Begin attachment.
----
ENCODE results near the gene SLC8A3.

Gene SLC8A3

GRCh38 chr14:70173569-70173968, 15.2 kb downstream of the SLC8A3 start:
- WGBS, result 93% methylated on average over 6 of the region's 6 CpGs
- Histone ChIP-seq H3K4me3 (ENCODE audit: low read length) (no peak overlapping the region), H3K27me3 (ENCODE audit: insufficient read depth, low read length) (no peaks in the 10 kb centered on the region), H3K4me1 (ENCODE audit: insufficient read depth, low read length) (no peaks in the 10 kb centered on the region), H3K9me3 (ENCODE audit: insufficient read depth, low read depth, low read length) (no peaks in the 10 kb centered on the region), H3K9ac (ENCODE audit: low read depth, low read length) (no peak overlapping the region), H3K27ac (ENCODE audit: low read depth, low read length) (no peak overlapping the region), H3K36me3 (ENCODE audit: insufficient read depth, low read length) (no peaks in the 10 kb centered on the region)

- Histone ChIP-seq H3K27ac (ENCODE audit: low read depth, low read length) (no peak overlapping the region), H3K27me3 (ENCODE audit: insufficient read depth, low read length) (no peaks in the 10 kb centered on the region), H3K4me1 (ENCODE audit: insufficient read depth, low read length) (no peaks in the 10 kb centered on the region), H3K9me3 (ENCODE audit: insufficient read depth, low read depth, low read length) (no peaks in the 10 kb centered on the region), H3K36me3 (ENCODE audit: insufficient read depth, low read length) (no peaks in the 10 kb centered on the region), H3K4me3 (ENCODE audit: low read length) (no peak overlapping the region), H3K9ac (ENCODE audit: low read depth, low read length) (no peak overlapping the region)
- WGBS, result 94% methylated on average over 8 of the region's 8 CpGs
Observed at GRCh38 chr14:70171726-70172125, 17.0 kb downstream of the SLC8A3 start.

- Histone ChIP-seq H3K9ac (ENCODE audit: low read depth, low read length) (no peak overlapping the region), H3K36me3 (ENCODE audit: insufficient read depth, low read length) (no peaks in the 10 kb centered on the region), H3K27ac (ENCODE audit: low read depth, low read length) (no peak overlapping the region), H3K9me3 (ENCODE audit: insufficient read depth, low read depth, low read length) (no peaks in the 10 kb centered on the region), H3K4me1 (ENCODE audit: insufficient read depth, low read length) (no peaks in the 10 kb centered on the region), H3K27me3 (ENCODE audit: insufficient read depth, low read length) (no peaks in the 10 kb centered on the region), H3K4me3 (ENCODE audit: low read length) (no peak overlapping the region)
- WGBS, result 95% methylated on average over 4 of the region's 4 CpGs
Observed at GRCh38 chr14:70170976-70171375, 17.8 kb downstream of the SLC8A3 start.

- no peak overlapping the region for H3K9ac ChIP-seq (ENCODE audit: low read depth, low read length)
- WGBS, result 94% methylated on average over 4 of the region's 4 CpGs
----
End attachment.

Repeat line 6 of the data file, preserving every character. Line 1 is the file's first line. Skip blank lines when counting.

- Histone ChIP-seq H3K27ac (ENCODE audit: low read depth, low read length) (no peak overlapping the region), H3K27me3 (ENCODE audit: insufficient read depth, low read length) (no peaks in the 10 kb centered on the region), H3K4me1 (ENCODE audit: insufficient read depth, low read length) (no peaks in the 10 kb centered on the region), H3K9me3 (ENCODE audit: insufficient read depth, low read depth, low read length) (no peaks in the 10 kb centered on the region), H3K36me3 (ENCODE audit: insufficient read depth, low read length) (no peaks in the 10 kb centered on the region), H3K4me3 (ENCODE audit: low read length) (no peak overlapping the region), H3K9ac (ENCODE audit: low read depth, low read length) (no peak overlapping the region)